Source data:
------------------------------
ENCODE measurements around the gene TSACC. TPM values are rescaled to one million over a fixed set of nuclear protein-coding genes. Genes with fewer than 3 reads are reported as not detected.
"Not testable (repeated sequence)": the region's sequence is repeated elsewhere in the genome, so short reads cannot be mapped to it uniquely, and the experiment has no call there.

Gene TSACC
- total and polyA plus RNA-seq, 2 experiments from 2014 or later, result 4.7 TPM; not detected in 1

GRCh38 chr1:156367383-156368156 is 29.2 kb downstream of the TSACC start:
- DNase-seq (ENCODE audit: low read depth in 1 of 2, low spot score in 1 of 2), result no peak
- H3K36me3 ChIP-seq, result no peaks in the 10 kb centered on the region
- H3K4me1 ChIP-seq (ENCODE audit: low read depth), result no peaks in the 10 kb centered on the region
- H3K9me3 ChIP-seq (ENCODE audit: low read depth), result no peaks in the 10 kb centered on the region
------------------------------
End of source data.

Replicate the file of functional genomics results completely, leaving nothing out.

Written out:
ENCODE measurements around the gene TSACC. TPM values are rescaled to one million over a fixed set of nuclear protein-coding genes. Genes with fewer than 3 reads are reported as not detected.
"Not testable (repeated sequence)": the region's sequence is repeated elsewhere in the genome, so short reads cannot be mapped to it uniquely, and the experiment has no call there.

Gene TSACC
- total and polyA plus RNA-seq, 2 experiments from 2014 or later, result 4.7 TPM; not detected in 1

GRCh38 chr1:156367383-156368156 is 29.2 kb downstream of the TSACC start:
- DNase-seq (ENCODE audit: low read depth in 1 of 2, low spot score in 1 of 2), result no peak
- H3K36me3 ChIP-seq, result no peaks in the 10 kb centered on the region
- H3K4me1 ChIP-seq (ENCODE audit: low read depth), result no peaks in the 10 kb centered on the region
- H3K9me3 ChIP-seq (ENCODE audit: low read depth), result no peaks in the 10 kb centered on the region